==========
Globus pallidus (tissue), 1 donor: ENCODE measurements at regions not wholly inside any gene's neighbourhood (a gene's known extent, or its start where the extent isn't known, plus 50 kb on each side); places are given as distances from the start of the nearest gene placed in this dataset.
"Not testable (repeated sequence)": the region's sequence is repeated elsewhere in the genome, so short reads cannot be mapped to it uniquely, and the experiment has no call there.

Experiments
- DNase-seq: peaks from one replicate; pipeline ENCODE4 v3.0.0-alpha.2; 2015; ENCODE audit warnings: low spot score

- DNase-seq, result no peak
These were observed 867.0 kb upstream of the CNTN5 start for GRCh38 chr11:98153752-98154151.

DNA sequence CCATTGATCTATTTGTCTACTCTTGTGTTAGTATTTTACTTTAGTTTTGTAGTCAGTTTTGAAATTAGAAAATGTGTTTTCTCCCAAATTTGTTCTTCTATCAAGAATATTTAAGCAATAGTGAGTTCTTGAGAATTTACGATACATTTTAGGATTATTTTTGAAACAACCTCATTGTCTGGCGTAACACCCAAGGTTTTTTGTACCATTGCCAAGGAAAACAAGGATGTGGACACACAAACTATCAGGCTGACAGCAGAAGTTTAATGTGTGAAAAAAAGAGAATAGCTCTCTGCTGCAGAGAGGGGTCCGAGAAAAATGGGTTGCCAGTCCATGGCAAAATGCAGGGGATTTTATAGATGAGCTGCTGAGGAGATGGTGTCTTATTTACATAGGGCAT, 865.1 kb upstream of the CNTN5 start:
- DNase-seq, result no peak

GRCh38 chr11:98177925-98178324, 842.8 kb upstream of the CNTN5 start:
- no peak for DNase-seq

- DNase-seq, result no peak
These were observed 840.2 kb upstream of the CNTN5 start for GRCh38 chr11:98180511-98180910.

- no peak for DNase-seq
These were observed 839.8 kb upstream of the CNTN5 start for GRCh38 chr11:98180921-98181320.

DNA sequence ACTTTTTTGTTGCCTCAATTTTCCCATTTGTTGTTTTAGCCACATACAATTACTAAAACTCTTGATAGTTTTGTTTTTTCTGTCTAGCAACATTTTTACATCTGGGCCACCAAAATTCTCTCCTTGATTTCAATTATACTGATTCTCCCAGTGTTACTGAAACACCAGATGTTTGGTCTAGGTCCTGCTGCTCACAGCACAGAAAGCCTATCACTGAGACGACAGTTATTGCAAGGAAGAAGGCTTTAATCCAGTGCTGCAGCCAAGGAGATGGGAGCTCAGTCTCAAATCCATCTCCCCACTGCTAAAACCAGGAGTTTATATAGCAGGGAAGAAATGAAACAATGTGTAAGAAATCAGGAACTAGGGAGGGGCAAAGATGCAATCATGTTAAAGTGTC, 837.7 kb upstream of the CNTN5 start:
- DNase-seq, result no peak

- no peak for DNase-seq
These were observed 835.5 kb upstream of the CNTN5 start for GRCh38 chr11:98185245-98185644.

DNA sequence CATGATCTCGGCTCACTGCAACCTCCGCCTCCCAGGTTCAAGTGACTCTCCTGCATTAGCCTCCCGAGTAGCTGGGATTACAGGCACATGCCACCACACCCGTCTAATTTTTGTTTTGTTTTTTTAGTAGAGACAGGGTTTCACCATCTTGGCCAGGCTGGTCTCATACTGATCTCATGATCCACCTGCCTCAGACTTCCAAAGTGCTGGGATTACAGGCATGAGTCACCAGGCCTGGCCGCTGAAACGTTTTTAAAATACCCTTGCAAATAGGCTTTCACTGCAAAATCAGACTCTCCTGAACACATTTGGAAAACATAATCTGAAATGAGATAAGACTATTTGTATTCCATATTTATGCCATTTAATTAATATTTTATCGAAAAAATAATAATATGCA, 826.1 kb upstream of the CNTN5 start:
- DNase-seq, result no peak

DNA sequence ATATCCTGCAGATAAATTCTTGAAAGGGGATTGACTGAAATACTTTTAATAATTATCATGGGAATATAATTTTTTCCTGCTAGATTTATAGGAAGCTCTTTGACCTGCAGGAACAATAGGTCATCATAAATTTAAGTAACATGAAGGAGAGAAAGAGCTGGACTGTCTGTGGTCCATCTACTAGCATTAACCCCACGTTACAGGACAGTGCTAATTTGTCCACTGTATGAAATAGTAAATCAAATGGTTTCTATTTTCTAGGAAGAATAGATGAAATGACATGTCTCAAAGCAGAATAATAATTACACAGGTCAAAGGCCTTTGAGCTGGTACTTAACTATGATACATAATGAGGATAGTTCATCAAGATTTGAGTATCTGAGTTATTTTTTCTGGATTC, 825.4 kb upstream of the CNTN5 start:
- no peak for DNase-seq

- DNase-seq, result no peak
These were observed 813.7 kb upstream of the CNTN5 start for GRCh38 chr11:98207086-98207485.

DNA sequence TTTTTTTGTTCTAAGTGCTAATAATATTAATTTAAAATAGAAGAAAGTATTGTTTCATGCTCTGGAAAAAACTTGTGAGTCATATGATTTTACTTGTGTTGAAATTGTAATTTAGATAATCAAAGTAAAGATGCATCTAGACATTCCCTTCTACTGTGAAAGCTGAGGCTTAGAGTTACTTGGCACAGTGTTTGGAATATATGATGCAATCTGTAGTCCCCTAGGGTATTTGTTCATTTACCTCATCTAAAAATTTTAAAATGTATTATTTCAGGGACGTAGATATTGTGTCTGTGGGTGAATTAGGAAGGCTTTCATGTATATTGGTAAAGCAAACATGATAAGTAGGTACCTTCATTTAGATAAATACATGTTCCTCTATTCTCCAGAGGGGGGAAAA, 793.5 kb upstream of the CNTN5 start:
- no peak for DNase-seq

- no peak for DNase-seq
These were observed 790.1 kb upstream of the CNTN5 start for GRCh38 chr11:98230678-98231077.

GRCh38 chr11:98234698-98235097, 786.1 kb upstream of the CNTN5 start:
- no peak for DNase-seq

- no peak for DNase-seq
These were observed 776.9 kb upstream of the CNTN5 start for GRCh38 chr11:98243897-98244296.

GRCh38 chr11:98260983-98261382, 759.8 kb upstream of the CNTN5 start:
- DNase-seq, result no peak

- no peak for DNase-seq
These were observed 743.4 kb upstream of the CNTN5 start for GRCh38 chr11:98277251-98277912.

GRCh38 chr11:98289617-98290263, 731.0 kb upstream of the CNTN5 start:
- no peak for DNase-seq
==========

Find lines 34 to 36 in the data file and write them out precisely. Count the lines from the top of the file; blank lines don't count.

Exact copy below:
- DNase-seq, result no peak

- no peak for DNase-seq
These were observed 743.4 kb upstream of the CNTN5 start for GRCh38 chr11:98277251-98277912.